House of Lords Wants North Sea Coordination
The UK House of Lords has released a European Union Committee report highlighting the “often conflicting” activities underway in the North Sea. Releasing the report, the House of Lords EU Committee called for strong leadership on the management of resources among the countries along the shoreline of the North Sea.
The report states that the North Sea is one of the most industrialized seas in the world, with a wide range of pressures being placed on it. Attempts at managing those pressures through planning are embryonic and unpredictable around the North Sea. The Committee has found that no existing body or mechanism has a broad enough remit to facilitate the political co-operation required to make the necessary step-change in the management of the North Sea basin.
Baroness Scott of Needham Market, Chairman of the Sub-Committee that conducted this inquiry, said: “We already have ships queuing to pass through sections of the sea basin and it is predicted that the space allocated to wind farms could increase fifty-fold in the next few years. That level of use places significant pressure on eco-systems in the North Sea.
“If the North Sea is left uncoordinated, the conflict between environmental sustainability and economic growth will intensify. To avoid that, and to strike the right balance, we will need a coordinated and strategic approach. Despite some excellent ad hoc initiatives, we do not feel that such an approach is in place at the moment.
"We want the UK Government to take the lead in convening a Ministerial Conference of North Sea states to deliver the urgently needed strategic and political vision for the North Sea. We also think the Government should think harder about developing our own long term plan for the North Sea along the lines of the Dutch 2050 agenda.
“There is also a role for local authorities to play in stewardship of the North Sea and ensuring opportunities for economic growth in their region are not missed. We were surprised to learn that only one English local authority takes part in the North Sea Commission compared to seven in Scotland. There are clearly financial implications attached to membership, and we understand that times are hard for local authorities so we think the Government and the Local Government Association should look at how local authorities can be supported to play an active role in the North Sea Commission.”
The Committee urges the UK Government to convene a ministerial conference that seeks to deliver the urgently required political and strategic vision that will sustain the North Sea for generations to come.
The Committee recommends that the UK Government work with other North Sea Member States on the development of a pilot marine planning project in the North Sea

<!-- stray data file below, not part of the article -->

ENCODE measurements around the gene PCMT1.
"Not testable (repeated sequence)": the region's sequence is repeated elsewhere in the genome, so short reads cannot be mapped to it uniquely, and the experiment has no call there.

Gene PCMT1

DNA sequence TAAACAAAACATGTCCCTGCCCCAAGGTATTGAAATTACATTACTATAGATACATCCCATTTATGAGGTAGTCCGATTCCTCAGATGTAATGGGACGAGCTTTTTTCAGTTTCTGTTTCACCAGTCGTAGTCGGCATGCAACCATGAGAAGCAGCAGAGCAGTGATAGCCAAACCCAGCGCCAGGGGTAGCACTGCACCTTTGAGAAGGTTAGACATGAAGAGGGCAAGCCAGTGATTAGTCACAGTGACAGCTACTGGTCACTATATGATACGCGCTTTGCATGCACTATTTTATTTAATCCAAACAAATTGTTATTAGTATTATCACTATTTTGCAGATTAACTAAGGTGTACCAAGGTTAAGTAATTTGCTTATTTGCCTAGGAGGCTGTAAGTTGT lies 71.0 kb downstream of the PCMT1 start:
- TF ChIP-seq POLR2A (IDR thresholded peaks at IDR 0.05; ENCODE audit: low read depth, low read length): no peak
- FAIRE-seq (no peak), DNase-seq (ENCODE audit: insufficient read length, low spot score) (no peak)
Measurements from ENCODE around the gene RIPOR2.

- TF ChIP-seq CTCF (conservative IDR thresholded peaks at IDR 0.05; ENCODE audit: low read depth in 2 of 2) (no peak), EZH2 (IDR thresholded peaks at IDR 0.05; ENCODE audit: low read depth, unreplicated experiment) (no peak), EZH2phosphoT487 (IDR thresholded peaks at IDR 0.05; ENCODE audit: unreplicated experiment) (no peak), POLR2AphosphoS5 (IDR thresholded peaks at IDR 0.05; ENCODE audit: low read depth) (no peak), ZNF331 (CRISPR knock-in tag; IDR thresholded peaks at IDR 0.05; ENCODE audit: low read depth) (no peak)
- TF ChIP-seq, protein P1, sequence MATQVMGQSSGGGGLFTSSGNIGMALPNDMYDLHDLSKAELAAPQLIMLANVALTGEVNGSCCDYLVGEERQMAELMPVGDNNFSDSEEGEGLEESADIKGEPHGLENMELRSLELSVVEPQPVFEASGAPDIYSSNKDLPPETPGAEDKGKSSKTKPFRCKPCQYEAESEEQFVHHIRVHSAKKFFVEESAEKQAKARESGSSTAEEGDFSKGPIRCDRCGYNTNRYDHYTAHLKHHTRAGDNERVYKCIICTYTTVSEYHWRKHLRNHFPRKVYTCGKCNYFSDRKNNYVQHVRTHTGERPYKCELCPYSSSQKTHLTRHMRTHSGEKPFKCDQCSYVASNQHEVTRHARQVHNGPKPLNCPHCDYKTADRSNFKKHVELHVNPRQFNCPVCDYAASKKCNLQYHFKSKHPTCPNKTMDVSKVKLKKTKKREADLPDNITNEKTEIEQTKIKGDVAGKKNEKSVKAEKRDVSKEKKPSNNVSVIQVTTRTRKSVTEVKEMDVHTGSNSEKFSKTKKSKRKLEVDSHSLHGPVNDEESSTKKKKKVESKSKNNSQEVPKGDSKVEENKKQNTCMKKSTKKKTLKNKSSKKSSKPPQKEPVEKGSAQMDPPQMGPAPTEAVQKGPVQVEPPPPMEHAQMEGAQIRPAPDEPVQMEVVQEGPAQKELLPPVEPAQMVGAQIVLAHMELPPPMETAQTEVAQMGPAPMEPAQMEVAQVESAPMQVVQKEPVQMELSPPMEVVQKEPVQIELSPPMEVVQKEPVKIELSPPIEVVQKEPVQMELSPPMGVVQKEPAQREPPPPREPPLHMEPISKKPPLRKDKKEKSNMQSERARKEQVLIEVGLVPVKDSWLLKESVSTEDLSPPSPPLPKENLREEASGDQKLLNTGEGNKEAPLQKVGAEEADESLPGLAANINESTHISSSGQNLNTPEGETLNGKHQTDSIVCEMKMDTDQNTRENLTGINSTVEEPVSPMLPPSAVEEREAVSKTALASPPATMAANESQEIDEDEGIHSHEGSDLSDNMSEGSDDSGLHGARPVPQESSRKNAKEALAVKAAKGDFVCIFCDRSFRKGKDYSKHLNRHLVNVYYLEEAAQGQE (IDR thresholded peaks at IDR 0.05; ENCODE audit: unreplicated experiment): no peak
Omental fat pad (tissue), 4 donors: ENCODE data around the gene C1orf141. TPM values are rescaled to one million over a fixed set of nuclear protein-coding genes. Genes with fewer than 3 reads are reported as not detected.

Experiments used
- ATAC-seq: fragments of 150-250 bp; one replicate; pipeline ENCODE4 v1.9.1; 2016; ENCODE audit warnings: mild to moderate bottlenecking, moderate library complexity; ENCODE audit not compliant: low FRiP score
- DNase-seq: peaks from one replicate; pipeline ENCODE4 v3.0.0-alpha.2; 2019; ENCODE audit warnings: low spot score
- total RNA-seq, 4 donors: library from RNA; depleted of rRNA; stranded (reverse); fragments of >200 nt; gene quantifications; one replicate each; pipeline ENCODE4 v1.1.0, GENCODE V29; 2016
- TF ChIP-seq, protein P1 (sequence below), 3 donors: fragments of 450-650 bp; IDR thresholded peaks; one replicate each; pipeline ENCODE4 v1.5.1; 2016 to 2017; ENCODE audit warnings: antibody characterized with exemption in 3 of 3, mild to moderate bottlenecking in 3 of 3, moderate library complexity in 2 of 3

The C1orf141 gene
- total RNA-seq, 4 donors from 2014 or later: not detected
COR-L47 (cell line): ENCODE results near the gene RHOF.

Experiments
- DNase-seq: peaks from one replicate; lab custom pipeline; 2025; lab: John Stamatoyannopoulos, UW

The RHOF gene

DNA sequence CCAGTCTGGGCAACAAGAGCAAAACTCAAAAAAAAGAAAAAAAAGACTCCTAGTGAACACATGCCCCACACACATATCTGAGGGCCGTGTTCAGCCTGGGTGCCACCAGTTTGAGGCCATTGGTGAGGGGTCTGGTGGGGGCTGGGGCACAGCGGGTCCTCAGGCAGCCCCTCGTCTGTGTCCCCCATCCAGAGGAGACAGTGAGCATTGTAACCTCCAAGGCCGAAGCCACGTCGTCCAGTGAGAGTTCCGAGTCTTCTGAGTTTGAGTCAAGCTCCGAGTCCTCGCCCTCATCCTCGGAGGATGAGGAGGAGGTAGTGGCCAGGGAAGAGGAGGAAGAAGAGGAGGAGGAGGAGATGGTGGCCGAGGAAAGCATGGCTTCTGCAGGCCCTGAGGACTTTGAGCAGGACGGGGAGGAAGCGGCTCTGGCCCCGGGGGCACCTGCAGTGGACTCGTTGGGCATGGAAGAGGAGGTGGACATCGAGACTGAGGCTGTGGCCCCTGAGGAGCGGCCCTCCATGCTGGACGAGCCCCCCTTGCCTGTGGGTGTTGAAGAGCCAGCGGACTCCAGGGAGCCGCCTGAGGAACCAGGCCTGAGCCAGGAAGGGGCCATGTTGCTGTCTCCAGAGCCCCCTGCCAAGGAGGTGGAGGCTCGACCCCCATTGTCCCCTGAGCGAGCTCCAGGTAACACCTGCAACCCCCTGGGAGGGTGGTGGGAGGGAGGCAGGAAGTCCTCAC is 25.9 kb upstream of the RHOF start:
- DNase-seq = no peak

The report also calls for English local authorities be more engaged in North Sea co-operation, and to work with the UK Government to identify and address barrier to their co-operation, which is currently minimal compared to Scottish local authorities and those from other North Sea countries.
The Committee further recommends commitment to a single database, which could then become a one stop shop, covering the costs not only of data collation, but also of quality-assurance.
The Committee urges the Government to continue its work to overcome technical obstacles to greater cross-border energy co-operation, such as trading options and cost allocation, through the UK's involvement in the North Seas Countries Offshore Grid Initiative (NSCOGI).
The Committee also urges the Government to show political leadership by intensifying efforts to agree a joint recommendation for fisheries management in the Dogger Bank area, where a failure to align economic interests with environmental protection, has led to paralysis over the last four years.
The European Commission should carry out a specific analysis of work undertaken by Member States to assess the cumulative impact of human activity in the North Sea.
Guidance is required from the European Commission on the implementation of EU legislation affecting the marine environment.
The European Commission should assess the coherence of its various pieces of legislation that affect the marine environment, such as rules on fisheries and habitats.
National Governments around the North Sea should commit to a single cross-border data collection initiative and allocate resources accordingly.
The Committee welcomes the 20 year vision under the first English marine plans, but discerns no long term strategic planning for the seas around the UK as a whole, or even around England.
A North Sea Maritime Forum composed of interested stakeholders should be established.
The report is available here.